Millions in US north-east brace for ‘once-in-a-generation’ Arctic blast
More than 15 million people in the US north-east were bracing for “once-in-a-generation” Arctic blast on Friday and Saturday, as meteorologists warned frigid weather could bring record-breaking low temperatures.
An Arctic cold front is expected to bring wind chills of -50F (-45C) in parts of northern New England, and the National Weather Service (NWS) warned dangerous wind chills were likely in an area stretching from northern Pennsylvania to Maine.
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The frigid weather will continue through Saturday evening, the NWS said. The icy blast in the north-east comes after a winter storm left hundreds of thousands of Texans without power on Thursday, after ice storms killed at least 10.
“The wind chills have the potential to be once-in-a-generation cold,” the NWS said, urging people to either stay indoors or take precautions against swiftly striking frostbite and hypothermia. The wind chill factor describes the combined effect of wind and cold temperatures on exposed skin.
In Boston, Mayor Michelle Wu declared a cold emergency for Friday through Sunday and has opened warming centers so people can get out of the cold.
In an advisory, the city suggested people wear several layers of loose-fitting lightweight, warm clothing.
“Wear mittens over gloves; layering works for your hands as well,” the advisory said. “Always wear a hat and cover your mouth with a scarf to protect your lungs.”
Record low temperatures could be set in the city, as well as in New York City, where wind gusts of 50mph were expected, and Providence, the NWS suggested in a tweet. It described the cold front as “a short-lived but impressive Arctic blast”.
In New Hampshire’s Mount Washington state park, atop the north-east’s highest peak, record-breaking wind chills of -110F (-79C) and wind speeds topping 100mph were expected.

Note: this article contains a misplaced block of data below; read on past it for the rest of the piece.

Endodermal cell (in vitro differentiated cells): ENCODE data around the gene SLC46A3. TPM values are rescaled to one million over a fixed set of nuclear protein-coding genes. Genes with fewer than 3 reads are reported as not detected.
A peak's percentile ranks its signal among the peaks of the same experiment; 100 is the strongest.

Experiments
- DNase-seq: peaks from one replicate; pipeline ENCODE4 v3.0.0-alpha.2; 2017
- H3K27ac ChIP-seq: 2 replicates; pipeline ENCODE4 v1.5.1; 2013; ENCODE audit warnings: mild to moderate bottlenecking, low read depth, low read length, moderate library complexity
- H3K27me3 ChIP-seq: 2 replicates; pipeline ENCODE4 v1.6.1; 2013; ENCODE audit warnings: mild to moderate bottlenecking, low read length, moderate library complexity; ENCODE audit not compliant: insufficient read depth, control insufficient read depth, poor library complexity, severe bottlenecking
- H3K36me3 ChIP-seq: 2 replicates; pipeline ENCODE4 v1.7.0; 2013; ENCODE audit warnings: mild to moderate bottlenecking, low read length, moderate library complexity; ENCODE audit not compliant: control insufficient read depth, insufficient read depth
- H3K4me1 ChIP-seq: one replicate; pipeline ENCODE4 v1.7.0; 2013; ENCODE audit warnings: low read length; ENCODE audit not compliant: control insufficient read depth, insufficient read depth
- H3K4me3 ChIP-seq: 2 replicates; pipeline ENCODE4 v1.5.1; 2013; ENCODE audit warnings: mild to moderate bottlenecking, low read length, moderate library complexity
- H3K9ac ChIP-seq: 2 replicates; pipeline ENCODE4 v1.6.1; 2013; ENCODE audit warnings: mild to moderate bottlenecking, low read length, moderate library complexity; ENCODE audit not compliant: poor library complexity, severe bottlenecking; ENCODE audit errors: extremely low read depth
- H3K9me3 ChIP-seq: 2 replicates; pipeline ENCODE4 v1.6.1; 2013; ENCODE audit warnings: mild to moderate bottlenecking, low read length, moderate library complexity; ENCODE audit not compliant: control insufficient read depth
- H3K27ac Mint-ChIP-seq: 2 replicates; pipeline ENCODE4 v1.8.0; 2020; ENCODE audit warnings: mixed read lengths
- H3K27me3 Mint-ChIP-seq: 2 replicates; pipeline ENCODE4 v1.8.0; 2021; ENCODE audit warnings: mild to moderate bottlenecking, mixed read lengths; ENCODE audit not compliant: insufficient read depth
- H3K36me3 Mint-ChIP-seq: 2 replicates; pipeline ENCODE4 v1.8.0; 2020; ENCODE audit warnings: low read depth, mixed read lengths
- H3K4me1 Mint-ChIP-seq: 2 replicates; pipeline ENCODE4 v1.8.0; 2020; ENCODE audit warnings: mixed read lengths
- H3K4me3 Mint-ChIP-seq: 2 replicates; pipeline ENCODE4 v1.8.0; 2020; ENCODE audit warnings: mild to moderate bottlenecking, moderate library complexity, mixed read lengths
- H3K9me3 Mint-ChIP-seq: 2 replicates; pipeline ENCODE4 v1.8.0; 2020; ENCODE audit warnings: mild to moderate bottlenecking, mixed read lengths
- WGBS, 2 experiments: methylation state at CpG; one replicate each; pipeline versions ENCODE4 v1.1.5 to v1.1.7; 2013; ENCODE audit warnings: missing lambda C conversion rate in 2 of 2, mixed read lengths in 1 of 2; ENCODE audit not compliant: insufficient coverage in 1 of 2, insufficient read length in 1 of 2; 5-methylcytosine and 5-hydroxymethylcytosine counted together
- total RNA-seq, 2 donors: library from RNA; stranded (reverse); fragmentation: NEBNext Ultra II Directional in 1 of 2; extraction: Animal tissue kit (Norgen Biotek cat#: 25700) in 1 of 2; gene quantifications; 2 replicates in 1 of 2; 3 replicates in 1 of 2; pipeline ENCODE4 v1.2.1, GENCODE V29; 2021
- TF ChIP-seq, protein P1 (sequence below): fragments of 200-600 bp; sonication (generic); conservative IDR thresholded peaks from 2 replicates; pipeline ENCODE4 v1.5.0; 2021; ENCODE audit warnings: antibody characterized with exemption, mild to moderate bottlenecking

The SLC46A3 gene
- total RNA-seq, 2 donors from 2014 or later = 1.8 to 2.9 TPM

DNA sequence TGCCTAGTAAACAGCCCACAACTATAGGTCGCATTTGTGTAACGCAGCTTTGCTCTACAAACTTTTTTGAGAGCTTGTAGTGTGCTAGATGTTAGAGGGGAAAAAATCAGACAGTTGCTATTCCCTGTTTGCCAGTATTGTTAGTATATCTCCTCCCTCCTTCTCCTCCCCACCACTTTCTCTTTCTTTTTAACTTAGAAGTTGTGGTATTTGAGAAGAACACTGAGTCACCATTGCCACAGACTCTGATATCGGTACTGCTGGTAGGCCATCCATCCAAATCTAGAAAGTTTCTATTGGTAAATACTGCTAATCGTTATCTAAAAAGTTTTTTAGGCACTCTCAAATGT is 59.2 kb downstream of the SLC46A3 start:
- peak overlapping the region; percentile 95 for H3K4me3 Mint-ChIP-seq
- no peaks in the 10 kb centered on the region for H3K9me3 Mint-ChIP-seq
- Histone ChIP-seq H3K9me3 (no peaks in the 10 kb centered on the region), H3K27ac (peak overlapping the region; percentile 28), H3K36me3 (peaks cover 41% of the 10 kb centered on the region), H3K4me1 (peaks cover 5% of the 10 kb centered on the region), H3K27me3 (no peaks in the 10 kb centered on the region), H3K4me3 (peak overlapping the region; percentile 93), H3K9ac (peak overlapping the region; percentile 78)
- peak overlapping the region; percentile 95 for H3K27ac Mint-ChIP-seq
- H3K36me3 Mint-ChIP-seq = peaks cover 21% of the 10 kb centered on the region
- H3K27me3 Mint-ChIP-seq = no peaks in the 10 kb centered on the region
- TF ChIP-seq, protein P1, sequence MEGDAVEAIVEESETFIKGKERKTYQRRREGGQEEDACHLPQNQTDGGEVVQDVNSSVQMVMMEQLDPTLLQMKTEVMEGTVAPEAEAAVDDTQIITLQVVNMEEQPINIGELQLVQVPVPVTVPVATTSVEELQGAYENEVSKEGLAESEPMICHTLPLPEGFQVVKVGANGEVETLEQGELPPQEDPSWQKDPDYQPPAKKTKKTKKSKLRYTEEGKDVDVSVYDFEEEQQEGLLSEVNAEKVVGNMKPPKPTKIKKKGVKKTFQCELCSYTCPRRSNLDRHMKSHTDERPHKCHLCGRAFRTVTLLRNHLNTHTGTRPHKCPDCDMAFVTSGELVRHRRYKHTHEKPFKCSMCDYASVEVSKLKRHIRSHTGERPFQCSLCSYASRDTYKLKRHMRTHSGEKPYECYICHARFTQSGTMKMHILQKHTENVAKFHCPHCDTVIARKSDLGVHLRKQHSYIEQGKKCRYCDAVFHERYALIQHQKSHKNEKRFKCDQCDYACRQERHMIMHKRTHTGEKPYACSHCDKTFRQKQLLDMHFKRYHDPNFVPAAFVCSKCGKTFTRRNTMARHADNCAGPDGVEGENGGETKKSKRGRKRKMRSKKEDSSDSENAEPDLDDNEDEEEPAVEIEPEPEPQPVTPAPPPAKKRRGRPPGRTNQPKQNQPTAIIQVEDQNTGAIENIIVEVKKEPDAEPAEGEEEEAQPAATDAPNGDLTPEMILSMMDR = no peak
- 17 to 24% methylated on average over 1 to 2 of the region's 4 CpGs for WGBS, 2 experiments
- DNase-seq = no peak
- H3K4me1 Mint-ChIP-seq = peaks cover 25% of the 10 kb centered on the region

“It’s definitely wicked cold, you can say that,” Frances Tarasiewicz, a weather observer for the park, told Reuters.
“Today it’s a seasonal 5F, but it’s coming at us quick,” he said of the cold blast headed for the Mount Washington observatory, where staff members live on the mountain in eight-day shifts.
Chris Sununu, the governor of New Hampshire, said the state could be facing “the coldest air that we’ve seen in years”. He advised people to stay indoors as much as possible, and to check on neighbors, relatives and the elderly.
The state warned that frostbite is possible within 15 minutes at the expected temperatures, and said hypothermia can occur within 10 minutes at -30F (-34C).
“This is an epic, generational Arctic outbreak,” said the National Weather Service in Caribou, Maine. It said the weather front will create a wind chill “rarely seen in northern and eastern Maine”.
“Temperatures this weekend will be extremely – and dangerously – cold across the state,” said Maine’s governor, Janet Mills.
“Please take extra precautions, be careful if you go outside, and be sure to check on your family, friends, and neighbors to make sure they are OK.”
Maine will open warming and charging centers across communities across the state, the governor’s office said.
In better news, the icy weather is expected to depart swiftly.
“This is about as short-lived a cold snap as you can get this time of year. The cold will already start to ease Saturday night,” the Weather Channel said.
As people in the north-east braced themselves for the cold, in the south temperatures began to rise on Friday after freezing weather left 430,000 people without power on Thursday.
The failures were most widespread in Austin, where impatience was rising among 150,000 customers nearly two days after the electricity first went out, which for many also means no heat. Power failures have affected about 30% of customers in the city of nearly a million at any given time since Wednesday.
Unlike the 2021 blackouts in Texas, when hundreds of people died after the state’s electricity grid was pushed to the brink of total failure, the outages in Austin this time were largely the result of frozen equipment and ice-burdened trees and limbs falling on power lines.
The freeze has been blamed for at least 10 traffic deaths on slick roads this week in Texas, Arkansas and Oklahoma.